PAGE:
The foss-north pod about Licenses and Copyright has been around since May 1st, so I decided to talk a look at the stats. We gather very little statistics, but what I know is that we have 635 followers on YouTube and 108 over at conf.tube (a peertube instance). We also serve the pod directly from foss-north.se/pod, where we keep 14 days of access logs. What can we read out from them?
First of all – we decided to provide the pod as ogg or mp3, and it seems like a majority of you prefer the ogg version.
The downloads per day is a mess. From the episodes page I can see that we released the last two episodes on Nov 20, and Dec 4. I was a bit surprised not to see a spike on the 4th or 5ph, nor any apparent weekend vs workday pattern.
So, what was downloaded? Keep in mind that this is a two weeks window, and episode 26 was available for the last 3 days only. It seems like we have an even spread of listeners across many episodes, with a focus on episode 25, which was the latest during the time window.
Does this mean that we have a steady flow of new listeners? Not sure – the YouTube subscriber count raises steadily, so it might be the case.
Finally, let’s have a look at the user agent strings. I’ve tried to classify this into client OS for browsers, Apps for obvious pod listening apps, Bot for bots and other for the unidentified ones.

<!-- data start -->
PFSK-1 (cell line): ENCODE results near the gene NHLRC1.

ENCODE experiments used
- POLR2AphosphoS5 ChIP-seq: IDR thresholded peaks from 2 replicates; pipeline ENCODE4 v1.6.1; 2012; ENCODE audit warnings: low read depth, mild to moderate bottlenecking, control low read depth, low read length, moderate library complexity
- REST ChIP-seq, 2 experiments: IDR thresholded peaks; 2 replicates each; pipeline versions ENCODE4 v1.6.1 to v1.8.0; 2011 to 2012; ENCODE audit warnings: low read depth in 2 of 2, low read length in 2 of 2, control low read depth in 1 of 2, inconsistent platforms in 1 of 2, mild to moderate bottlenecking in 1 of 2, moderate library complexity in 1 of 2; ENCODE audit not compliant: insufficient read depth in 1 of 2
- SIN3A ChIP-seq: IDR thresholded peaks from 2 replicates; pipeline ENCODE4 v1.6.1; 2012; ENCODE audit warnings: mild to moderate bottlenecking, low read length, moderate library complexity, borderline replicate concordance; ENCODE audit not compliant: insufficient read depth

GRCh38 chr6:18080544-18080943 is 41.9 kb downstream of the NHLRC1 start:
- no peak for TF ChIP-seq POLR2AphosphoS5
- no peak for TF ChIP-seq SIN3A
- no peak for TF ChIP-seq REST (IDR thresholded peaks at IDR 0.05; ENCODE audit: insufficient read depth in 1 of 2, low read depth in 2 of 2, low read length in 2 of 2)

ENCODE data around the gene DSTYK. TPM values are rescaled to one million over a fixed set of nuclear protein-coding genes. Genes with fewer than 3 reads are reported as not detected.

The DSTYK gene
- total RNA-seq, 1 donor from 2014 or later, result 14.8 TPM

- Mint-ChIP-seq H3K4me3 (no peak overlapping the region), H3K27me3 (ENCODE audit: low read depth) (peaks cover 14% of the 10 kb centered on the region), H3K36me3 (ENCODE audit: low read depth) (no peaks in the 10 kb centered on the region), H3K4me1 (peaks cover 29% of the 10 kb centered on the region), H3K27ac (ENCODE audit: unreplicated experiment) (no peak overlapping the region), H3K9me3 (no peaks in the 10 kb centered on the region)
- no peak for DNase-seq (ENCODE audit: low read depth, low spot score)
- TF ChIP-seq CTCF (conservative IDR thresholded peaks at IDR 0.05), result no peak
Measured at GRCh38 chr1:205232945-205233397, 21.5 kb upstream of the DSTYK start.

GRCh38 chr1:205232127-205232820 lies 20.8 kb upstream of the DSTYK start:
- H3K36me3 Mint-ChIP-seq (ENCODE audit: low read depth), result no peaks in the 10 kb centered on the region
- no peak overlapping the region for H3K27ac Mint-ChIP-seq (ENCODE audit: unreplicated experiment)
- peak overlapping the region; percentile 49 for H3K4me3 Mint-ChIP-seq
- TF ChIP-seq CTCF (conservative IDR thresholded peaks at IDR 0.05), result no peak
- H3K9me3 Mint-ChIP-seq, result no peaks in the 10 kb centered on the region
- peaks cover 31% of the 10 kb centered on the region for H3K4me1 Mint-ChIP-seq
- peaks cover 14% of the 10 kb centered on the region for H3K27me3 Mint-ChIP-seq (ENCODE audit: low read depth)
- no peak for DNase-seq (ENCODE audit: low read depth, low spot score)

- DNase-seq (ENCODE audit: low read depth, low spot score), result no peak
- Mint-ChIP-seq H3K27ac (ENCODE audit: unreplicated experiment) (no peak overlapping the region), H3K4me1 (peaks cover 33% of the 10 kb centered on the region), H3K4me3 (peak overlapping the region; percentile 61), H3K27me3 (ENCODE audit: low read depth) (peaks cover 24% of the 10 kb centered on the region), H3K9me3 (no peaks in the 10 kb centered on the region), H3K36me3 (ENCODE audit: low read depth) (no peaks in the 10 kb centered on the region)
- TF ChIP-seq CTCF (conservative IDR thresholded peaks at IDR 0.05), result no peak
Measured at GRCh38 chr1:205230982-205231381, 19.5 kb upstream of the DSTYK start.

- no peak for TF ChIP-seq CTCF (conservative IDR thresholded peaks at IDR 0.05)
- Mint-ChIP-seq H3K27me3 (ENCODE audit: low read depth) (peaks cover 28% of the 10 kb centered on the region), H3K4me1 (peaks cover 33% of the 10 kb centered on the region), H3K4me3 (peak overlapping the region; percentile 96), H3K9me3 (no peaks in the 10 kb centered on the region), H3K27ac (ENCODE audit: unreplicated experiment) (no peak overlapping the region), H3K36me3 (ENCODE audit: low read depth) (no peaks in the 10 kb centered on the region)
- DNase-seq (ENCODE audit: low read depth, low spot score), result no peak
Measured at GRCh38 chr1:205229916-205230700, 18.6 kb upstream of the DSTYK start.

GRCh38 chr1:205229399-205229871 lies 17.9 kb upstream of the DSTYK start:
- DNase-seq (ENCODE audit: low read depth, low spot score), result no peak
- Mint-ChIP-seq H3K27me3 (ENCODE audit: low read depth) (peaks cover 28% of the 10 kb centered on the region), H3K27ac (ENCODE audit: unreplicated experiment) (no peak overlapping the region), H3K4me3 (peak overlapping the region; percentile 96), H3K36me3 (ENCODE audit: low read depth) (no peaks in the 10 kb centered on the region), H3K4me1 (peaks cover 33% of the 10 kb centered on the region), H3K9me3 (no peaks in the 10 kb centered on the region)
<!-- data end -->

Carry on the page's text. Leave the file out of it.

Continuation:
To my surprise, quite a few of you are listening from Windows machines. Then we have the Linux devices followed by Android, and Apps. Unless you count the bots, of course.
Another surprise is that OpenBSD is more common than OSX among our listeners.
It is possible to dig out more from the logs, but the evening is approaching. There are some surprises here, but it is good to see that we have had 800+ downloads over the past two weeks. To be honest, I was a bit worried when we shifted from YouTube to a podcasting format in August. Our views dropped quite dramatically on YouTube, but it seems that you found your way to the pod instead.
At the end of the day, the positive feedback given over social media and email is worth more than stats, so we will keep on going. Also, clocking in at almost 200 views on our episode on the definition of copyright and 250+ on the history of free and open source is quite amazing in my book, as this is a quite a narrow meta-topic inside the free and open source movement.